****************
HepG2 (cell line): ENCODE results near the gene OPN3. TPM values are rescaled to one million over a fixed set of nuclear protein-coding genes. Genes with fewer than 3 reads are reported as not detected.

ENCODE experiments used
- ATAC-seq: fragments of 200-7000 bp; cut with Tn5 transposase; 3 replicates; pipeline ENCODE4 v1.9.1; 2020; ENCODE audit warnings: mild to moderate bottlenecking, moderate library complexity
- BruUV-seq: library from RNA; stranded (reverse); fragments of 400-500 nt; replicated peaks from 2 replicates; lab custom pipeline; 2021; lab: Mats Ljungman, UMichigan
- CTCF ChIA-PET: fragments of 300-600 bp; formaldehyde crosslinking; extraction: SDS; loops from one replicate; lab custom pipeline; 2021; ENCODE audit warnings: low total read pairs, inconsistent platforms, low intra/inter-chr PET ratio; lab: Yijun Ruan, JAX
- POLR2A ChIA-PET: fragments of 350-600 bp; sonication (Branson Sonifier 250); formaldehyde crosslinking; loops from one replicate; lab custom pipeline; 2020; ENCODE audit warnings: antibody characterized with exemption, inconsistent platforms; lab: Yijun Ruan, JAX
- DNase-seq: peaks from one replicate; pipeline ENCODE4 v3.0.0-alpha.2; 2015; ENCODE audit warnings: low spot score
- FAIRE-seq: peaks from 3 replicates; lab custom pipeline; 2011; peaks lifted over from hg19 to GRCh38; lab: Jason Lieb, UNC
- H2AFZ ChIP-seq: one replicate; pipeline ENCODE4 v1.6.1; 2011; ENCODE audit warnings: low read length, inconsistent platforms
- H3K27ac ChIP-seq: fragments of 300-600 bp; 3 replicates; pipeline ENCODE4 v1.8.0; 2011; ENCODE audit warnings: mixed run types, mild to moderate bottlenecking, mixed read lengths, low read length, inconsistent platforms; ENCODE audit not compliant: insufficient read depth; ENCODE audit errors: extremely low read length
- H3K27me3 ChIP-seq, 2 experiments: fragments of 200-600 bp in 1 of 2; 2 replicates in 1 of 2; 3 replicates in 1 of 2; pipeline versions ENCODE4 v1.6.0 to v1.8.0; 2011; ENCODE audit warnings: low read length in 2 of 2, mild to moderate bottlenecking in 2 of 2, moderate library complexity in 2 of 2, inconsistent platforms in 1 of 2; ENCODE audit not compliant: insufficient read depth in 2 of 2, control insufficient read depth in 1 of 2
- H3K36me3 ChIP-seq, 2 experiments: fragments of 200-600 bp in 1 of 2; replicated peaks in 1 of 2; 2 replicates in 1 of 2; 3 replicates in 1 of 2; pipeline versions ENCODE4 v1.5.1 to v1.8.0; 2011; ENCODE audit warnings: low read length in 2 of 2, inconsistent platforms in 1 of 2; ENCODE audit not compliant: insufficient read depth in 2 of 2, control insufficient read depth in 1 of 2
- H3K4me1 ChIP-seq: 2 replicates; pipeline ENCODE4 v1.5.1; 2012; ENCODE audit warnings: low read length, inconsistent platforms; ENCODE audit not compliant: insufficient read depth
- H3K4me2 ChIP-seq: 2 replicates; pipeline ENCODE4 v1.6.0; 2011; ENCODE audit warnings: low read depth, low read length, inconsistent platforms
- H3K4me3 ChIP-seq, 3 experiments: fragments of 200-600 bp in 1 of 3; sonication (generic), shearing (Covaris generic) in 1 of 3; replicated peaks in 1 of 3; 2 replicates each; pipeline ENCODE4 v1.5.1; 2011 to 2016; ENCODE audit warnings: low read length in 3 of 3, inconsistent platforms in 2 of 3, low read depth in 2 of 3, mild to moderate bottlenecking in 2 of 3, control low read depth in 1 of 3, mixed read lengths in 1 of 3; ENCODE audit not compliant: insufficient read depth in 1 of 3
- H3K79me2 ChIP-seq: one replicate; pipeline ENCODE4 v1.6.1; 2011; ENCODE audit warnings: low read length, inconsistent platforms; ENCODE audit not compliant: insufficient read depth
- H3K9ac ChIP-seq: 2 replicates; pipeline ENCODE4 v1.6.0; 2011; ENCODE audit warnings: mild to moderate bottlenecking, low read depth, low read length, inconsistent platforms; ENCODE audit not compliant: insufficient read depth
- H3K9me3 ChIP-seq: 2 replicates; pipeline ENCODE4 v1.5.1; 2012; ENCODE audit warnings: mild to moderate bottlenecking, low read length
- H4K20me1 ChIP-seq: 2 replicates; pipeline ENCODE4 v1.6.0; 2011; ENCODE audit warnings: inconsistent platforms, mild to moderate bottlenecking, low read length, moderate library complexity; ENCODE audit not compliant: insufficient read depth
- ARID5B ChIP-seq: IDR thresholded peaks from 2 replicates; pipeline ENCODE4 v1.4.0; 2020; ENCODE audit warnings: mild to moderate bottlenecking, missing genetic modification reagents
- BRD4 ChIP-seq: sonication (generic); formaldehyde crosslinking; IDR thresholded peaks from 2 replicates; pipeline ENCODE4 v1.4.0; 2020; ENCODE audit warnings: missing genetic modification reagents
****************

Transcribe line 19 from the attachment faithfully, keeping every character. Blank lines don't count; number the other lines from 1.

- H4K20me1 ChIP-seq: 2 replicates; pipeline ENCODE4 v1.6.0; 2011; ENCODE audit warnings: inconsistent platforms, mild to moderate bottlenecking, low read length, moderate library complexity; ENCODE audit not compliant: insufficient read depth